Chip Lauterbach, Contributing Writer Georgia Geen, Executive Editor
Celeste Chance, Contributing Writer Fadel Allassan, News Editor
[Editor’s note: Some readers may find opinions expressed in this story disturbing.]
Westboro Baptist Church, the notorious hate group known for crude language and strong anti-LGBTQ views, was vastly outnumbered during its visit to VCU Monday.
Six Westboro members gathered at the Capitol downtown at 9 a.m. — where they were met by a kazoo party led by Lamb of God frontman Randy Blythe — and drove to campus 45 minutes later. Counterprotesters, which consisted mainly of students, gathered and chanted around police barricades set up by the Commons on Main Street.
No one was arrested, according to police spokespersons. A campus police spokesperson said the event was “peaceful.”
“The Richmond Police Department has a long history balancing the needs of safety and citizens’ rights to speak and assemble,” said a Richmond Police spokesperson. “With our regional partners, VCU Police and Capitol Police, it was a successful morning.”
The Westboro picketers remained on campus for less than 30 minutes. Police escorted them to a minivan and out of the area shortly after 10 a.m.
Aaron Reihban of Ohio, who is in the U.S. Navy, said he attended the kazoo party to change how Christians are perceived.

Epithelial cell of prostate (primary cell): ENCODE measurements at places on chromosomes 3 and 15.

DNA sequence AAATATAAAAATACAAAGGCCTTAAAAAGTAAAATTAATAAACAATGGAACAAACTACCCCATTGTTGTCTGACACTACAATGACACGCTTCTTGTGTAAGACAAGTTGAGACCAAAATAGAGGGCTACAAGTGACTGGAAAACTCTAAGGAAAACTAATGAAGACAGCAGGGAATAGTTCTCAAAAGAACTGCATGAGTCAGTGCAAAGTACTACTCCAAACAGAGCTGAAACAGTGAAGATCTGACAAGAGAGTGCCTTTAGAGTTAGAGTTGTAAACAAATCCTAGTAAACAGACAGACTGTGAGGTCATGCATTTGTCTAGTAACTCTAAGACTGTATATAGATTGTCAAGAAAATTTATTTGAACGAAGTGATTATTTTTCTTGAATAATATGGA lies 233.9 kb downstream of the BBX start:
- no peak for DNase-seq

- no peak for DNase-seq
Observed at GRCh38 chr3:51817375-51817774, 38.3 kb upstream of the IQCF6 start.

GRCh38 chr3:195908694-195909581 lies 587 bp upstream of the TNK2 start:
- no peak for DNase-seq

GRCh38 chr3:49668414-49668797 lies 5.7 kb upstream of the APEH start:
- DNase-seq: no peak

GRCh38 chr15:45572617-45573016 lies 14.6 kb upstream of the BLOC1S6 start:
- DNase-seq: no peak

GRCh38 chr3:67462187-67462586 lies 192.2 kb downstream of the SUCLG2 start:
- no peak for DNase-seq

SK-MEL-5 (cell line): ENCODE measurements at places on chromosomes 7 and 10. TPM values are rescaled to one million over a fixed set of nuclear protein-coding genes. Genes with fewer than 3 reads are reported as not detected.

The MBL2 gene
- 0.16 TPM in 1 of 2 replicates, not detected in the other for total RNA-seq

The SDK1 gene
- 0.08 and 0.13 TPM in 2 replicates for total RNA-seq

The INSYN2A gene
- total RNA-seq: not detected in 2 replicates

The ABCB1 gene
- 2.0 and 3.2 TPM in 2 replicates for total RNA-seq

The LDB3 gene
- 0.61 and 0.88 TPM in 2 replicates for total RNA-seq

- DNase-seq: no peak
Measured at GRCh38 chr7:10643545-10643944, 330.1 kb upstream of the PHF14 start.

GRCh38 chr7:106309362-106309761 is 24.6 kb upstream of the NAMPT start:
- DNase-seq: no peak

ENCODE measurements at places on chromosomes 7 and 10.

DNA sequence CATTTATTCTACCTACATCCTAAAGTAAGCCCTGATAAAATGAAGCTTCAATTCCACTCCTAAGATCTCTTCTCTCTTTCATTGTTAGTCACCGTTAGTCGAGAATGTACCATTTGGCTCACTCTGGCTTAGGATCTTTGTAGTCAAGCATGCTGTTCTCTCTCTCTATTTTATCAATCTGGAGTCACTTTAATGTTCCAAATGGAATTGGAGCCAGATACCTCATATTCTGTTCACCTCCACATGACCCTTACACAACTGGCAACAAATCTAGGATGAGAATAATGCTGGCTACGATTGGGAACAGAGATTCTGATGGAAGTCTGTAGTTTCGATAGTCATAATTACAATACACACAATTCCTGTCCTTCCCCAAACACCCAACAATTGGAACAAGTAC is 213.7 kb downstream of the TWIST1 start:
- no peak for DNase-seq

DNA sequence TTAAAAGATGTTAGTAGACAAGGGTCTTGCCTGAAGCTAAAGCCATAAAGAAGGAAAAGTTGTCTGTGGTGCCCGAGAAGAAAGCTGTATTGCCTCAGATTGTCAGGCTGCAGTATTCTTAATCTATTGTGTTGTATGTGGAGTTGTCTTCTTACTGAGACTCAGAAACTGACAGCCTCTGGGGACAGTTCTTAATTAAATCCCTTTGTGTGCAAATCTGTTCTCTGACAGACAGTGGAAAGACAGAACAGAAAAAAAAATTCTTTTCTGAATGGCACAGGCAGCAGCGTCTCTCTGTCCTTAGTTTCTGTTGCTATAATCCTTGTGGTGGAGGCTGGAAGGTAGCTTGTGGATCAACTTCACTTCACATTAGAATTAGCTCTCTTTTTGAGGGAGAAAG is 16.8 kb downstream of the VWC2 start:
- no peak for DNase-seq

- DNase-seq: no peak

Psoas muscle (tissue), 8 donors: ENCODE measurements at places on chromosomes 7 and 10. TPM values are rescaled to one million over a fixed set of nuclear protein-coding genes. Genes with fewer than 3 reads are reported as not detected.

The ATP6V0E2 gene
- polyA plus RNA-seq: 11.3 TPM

“I’m a Christian, I’m straight, I voted for Trump. But for them to say ‘God hates fags’ strikes a nerve with me, because I’m a Christian and God doesn’t hate anyone,” Reihban said. “God loves everyone.”
Reihban said Westboro promotes a negative image of Christianity.
Richmond hair stylist Sam Robinson attended the kazoo party to show support for democratic Virginia Del. Danica Roem of Manassas, who Westboro cited as a reason for picketing at the Capitol before appearing on the Monroe Park Campus.
“She has to have support, because she got into office in the first place because people supported her for her ideas,” Robinson said, “and we just have to keep supporting her for that. And it also gives us a platform to fight against hate.”
Robinson said he wanted to show support for Roem and use the kazoo party as a platform to fight against hate groups such as Westboro.
Two LGBTQ student organizations — Queer Action at VCU and the Queer & Trans People of Color Collective — organized a solidarity rally in response to the Westboro presence near campus. Lily Hamilton, Queer Action president, said counterprotesting can be “very helpful and cathartic.”
“But ultimately, my question is, ‘can that energy be used for things that can actually change?’” Hamilton said. “Westboro Baptist Church will always believe the things they do. I cannot see them kind of being wiped off the face of the earth for any reason by just a couple people with signs.”
Shirley Phelps-Roper, the daughter of Westboro founder Fred Phelps, said she appreciated the presence of the counterprotesters.
“They are our target audience,” Phelps-Roper said. “It makes it so much easier to spread the word when they come out.”
Both Phelps-Roper and her son, Sam Phelps-Roper, spoke against Roem and transgender people as a whole.
“So this whole business of extramarital fornication and sodomy and transgenderism all flies in the face of the God of creation,” he said.
Lamb of God frontman Randy Blythe said he hosted the kazoo party — an intentional classification, as he says counterprotests tend to involve a lot of anger — to support Roem, who is his friend.
“The WBC lives off of lawsuits filed against counter-protestors. They will not make a single penny off any counter-partiers,” Blythe said. “We crushed them. They left in a state of abject defeat, ears ringing from the relentless kazoo assault. Mission accomplished.”